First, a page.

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William Ganong's Canoes

Discussion in 'Research and History' started by Murat V, Oct 14, 2011.

  1. Murat V

    Murat V Enthusiastic about Wooden Canoes

    Few questions about the canoes in the pics to the knowledgeable folks here on the forums. They are from the Ganong collection in the New Brunswick museum. William Ganong travelled extensively in the interior of New Brunswick and documented a lot of the geography as well as capturing shots of local Maliseets. Many of the pics show an evolution in wood canvas construction from 1901 to late 20s.

    In his various journeys, he seemed to have used a variety of canoes, including a closed gunnel type in the first pic (dated to 1904). What got my attention was the elevated seat set right into the gunnels. Was this a common feature in early W-C canoes? Can't imagine it being very stable since you'd be quite high up above the waterline and the centre of gravity would be quite elevated. I'm assuming that since Ganong was based in New Brunswick, he would have likely been using early generation Chestnuts. Any other builders use this feature?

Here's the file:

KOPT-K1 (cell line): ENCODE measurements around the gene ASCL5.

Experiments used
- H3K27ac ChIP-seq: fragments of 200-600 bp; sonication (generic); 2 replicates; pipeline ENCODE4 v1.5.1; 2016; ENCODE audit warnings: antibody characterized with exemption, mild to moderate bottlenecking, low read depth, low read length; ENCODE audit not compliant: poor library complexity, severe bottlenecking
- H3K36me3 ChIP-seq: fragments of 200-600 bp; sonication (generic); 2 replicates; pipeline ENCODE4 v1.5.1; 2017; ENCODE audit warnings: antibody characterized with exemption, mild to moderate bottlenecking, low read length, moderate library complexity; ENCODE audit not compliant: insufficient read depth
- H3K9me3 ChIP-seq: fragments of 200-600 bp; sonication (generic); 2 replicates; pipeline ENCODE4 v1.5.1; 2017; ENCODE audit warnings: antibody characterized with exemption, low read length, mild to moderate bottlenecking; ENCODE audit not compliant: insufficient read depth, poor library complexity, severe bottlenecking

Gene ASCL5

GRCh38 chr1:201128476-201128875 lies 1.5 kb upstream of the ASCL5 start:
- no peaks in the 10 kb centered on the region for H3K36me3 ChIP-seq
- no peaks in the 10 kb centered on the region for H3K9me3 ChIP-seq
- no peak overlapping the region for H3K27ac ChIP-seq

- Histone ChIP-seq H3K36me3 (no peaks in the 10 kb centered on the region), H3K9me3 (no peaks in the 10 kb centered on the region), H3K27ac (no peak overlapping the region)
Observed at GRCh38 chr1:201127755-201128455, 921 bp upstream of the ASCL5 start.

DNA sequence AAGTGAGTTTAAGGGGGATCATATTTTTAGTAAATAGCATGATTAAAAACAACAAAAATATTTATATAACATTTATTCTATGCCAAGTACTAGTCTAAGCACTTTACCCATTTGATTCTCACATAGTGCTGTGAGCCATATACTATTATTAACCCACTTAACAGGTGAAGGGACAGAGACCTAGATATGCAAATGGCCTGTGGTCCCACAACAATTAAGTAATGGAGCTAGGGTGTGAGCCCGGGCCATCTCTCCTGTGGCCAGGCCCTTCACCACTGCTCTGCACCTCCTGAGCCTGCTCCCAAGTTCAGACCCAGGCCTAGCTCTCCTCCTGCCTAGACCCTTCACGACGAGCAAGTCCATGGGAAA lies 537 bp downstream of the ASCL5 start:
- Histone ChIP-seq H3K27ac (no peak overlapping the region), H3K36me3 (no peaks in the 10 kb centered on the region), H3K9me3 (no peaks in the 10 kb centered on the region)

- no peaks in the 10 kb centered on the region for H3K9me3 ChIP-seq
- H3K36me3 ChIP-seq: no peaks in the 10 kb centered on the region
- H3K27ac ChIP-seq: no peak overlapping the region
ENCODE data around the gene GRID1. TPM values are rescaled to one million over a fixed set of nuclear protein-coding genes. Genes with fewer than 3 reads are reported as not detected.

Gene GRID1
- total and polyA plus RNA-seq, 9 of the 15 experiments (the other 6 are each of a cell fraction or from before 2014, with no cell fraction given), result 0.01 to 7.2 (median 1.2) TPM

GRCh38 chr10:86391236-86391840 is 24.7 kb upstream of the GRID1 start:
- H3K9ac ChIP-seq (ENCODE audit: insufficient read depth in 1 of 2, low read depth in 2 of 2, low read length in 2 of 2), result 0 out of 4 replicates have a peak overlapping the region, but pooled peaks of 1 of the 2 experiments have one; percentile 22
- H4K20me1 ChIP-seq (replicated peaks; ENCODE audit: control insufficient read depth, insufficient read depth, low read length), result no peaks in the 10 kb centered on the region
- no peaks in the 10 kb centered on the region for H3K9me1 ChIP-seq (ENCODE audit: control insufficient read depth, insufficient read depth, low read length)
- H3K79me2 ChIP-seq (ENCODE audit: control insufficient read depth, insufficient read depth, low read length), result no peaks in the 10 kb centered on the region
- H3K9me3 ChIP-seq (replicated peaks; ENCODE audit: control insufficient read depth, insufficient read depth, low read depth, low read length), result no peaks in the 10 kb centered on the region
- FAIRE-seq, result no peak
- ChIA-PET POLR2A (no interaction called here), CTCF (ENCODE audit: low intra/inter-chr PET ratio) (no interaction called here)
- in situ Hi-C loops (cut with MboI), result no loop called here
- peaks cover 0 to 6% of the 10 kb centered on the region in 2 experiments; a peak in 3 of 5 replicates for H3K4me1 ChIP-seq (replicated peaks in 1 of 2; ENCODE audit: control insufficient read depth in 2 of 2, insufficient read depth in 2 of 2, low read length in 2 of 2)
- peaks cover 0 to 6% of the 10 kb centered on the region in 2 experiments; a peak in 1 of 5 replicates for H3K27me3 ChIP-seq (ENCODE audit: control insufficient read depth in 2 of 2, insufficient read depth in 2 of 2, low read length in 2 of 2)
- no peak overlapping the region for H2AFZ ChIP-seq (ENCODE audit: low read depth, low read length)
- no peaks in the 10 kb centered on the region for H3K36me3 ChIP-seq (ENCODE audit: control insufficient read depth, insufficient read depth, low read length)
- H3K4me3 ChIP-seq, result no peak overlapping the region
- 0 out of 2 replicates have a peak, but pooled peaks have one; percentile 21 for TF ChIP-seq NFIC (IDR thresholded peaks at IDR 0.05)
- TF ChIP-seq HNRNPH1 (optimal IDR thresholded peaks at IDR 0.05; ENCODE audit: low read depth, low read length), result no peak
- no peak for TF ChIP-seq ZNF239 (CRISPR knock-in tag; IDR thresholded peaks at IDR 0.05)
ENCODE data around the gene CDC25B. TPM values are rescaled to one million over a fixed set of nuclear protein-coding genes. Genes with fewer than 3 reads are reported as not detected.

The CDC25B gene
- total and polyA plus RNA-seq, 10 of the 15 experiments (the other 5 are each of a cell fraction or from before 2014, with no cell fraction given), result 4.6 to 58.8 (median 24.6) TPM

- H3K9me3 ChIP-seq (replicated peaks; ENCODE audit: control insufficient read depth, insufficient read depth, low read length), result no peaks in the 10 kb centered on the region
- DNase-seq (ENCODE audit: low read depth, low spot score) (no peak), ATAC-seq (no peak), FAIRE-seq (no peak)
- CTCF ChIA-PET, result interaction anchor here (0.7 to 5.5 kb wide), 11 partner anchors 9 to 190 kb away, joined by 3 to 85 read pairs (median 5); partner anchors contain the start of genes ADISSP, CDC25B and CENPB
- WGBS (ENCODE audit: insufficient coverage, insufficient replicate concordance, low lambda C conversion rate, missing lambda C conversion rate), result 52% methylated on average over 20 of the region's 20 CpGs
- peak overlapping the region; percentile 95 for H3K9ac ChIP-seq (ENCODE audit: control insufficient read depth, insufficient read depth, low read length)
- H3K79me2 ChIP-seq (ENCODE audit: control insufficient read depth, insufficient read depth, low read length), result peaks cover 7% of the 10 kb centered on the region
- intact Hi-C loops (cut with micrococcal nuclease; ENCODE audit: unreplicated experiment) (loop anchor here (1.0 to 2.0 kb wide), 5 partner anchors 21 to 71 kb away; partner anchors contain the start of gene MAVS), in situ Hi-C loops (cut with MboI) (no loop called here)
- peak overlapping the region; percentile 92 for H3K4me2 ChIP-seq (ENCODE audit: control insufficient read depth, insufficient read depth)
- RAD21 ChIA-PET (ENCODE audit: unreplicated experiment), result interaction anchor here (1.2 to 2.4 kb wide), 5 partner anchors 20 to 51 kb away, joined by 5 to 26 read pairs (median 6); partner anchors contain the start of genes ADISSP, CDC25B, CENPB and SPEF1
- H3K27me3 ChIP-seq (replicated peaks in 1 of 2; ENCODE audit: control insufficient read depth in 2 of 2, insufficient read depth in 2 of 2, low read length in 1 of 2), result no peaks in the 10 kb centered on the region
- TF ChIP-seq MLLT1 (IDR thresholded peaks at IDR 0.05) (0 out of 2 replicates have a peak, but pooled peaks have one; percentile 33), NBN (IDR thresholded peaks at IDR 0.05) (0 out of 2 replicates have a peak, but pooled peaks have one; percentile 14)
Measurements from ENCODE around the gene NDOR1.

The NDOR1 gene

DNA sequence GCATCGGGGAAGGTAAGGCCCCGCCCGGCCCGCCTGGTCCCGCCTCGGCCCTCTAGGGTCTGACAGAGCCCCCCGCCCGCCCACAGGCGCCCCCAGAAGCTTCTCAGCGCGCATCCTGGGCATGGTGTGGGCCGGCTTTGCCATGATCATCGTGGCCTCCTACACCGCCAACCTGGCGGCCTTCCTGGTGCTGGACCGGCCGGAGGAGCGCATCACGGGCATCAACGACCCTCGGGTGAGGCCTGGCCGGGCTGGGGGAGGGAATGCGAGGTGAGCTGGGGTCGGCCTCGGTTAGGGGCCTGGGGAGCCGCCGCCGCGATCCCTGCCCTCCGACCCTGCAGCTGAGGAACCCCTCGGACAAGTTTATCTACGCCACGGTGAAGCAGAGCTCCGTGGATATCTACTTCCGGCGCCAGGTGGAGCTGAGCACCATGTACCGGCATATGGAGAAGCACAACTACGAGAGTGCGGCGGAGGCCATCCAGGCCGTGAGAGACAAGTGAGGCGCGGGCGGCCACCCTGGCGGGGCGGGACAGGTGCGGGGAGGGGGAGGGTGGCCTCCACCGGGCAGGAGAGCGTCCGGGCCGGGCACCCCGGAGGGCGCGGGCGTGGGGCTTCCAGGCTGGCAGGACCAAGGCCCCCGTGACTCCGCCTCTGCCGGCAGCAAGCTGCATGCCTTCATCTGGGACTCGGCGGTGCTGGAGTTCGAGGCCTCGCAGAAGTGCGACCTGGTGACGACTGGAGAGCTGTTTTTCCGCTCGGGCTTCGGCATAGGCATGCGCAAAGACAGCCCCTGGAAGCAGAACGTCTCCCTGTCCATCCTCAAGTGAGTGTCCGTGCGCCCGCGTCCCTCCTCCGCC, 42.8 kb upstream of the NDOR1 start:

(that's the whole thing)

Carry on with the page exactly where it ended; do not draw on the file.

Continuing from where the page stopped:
Another canoe also from the same period has an pronounced ridged, crowned deck (sorry if my terminology is wrong). Haven't seen this style of deck too often either but would like to replicate it as part of fun restoration.

    A pic dated to 1912 shows him poling his personal canoe...another closed gunnel without seats but lengthy decks. Common feature in courting canoes, I know, but this guy was a wilderness traveller. Not sure of the long decks' advantages in the backcountry

    By 1919, Ganong seems to be using an open gunwale Chestnut as seen in the last pic.